College costs more now than ever, and that's even after adjusting costs to account for inflation. According to The College Board, the price of an average four-year private college is $33,480 per year, not including room and board. Given college's soaring cost, it may not surprise you that 20% of college graduates wish they'd forgone their pricey school for a cheaper one, according to a recent survey by Claris Finance.
A bit of background
Toss in room and board, and The College Board pegs the price of a private four-year school at $45,370 during the 2016-2017 school year. That's up 3.4% from last year.
Public schools got pricier this year, too. It costs $20,090 for tuition, fees, and room and board at a public four-year school in 2016-2017, and that's for in-state residents. Out-of-state residents are paying $35,370, on average, at public schools.
At those rates, it's understandable why graduates are second-guessing their school choice. After all, many are beginning their career under a mountain of debt. For example, the average person graduating from the class of 2016 exited finished with $37,172 in student loans, up 6% from 2015, according to Student Loan Hero.
Dissatisfaction is high
While 43% of college graduates feel good about their decision, many respondents to Claris Finance's survey are unhappy with their post-secondary choice.
Nearly one out of every five people wishes he or she had chosen a cheaper school, and 24% say their college education was "a waste of time."
A college degree still pays off in terms of income, but the costs associated with paying off student loans are zapping young workers' ability to achieve financial security.
According to the Bureau of Labor Statistics, full-time workers age 25 and up with at least a bachelor's degree earned a median $1,266 per week in the third quarter of 2016, while those with only a high school diploma earned a median $700 per week.
A historically disproportionate share of that extra income, however, appears to be heading to student loan payments, rather than 401(k)s. According to Experian, student loan debt increased 84% since 2008, and the American Institute of CPAs finds that half of workers report delaying retirement contributions because of their student loan payments.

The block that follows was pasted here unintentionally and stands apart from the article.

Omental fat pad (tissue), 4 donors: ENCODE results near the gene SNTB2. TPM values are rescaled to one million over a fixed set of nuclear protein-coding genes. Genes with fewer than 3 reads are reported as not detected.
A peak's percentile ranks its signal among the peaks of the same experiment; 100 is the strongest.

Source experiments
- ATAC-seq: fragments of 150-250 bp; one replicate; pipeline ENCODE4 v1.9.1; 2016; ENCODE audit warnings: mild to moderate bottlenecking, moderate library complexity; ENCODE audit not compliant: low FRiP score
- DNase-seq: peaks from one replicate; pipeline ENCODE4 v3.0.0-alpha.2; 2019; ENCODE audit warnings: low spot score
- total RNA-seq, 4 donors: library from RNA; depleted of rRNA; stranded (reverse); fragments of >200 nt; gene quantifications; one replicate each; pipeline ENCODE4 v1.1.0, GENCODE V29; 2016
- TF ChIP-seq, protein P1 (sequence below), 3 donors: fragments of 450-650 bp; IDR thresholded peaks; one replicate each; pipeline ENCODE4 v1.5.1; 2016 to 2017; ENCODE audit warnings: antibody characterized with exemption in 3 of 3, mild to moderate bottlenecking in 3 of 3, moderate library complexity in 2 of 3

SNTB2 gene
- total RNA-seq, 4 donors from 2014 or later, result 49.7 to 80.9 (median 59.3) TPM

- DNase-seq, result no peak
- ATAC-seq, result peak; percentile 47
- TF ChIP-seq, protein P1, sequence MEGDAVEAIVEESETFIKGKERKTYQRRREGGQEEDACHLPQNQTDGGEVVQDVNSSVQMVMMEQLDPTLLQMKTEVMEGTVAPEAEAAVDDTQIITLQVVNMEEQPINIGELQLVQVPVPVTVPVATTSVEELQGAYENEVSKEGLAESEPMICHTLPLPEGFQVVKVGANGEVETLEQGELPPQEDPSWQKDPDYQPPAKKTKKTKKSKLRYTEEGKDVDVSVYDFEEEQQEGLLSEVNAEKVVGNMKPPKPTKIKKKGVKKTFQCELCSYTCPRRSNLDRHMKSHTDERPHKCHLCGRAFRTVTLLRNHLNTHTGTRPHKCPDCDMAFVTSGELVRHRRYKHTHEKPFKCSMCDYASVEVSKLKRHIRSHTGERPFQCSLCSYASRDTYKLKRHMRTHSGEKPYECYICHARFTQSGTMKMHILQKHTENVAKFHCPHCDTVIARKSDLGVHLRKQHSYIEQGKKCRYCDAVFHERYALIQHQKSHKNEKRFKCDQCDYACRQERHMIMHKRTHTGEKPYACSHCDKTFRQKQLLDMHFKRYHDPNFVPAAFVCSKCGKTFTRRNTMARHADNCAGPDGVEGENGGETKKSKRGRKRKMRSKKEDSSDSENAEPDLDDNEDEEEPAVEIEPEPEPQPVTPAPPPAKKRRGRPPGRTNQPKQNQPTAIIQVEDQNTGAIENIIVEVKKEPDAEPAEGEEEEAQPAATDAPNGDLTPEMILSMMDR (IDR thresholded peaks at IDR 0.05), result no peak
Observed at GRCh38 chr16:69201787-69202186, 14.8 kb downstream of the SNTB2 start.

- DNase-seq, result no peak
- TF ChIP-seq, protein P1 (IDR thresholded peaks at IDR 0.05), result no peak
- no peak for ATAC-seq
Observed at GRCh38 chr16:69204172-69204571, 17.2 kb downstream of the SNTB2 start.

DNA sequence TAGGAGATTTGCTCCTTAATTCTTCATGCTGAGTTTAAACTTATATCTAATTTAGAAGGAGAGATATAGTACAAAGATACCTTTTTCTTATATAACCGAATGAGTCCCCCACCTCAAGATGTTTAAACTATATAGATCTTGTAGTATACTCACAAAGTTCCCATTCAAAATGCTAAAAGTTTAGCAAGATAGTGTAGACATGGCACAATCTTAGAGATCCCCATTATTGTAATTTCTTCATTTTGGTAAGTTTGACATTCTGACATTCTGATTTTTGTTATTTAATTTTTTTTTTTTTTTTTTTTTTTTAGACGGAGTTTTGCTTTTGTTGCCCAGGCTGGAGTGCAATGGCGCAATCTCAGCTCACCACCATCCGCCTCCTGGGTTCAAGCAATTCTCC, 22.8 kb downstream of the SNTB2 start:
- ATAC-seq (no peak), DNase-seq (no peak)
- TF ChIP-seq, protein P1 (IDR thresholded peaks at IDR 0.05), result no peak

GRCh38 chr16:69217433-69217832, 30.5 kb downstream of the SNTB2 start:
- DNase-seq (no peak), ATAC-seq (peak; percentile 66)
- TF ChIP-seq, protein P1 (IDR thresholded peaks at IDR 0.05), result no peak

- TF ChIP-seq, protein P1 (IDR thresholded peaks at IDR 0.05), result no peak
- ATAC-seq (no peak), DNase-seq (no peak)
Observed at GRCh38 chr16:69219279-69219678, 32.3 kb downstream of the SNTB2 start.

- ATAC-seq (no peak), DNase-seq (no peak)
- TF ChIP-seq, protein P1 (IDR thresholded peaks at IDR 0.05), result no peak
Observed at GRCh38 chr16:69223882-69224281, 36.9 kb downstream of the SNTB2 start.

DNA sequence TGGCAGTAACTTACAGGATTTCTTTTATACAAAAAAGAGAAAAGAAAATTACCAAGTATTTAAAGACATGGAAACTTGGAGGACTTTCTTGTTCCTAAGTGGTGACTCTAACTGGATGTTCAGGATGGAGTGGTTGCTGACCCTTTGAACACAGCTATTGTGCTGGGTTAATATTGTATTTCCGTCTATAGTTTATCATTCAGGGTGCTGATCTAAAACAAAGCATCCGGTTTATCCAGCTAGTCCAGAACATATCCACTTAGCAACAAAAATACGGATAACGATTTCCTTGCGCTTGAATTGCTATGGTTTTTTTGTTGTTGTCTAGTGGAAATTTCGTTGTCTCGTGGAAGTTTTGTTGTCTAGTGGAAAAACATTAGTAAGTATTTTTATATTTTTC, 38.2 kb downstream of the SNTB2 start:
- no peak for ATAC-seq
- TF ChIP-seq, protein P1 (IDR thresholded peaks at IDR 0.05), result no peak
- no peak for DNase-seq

Because pensions are disappearing and Social Security's arguably on shaky financial footing, hefty student loan bills are creating big obstacles to financial independence.
Vanguard reports that workers under age 35 contribute less than 5.5% of their income to workplace retirement plans, and that's far less than baby boomers, who contribute closer to 8% annually. Since young workers are saving so little, the average account balance in a 401(k) for a person under age 35 is an anemic $8,400. That's a pretty poor start on the path to financial security.
While community colleges have in the past played second fiddle to four year schools, they're increasingly being embraced by cost-conscious students.
The College Board reports that tuition and fees at public two-year schools averages only $3,520, or about 36% of the in-state cost for a public four year college. That's a substantial savings, and more students know it. In 2000, 2 million students were enrolled full time at public two-year schools. By 2014, that number had increased to 2.7 million people.
The decision to save money by attending a two-year school could pay off handsomely, if it causes young workers to sock away more money into retirement accounts.
Almost 60% of students at two-year schools don't owe a dime in student loans, and if those students begin investing earlier in their career, the payoff could be significant. Because of compound returns, a 25-year old who invests $550 per month can end up with a million-dollar portfolio at age 65, if that person earns a hypothetical 6% annual return. Alternatively, if that worker has to wait to begin saving until age 35, that $550 per month investment would grow to only $521,784 at age 65.
The lesson? Keeping a lid on student loan debt and investing your savings could be one decision you won't end up regretting.
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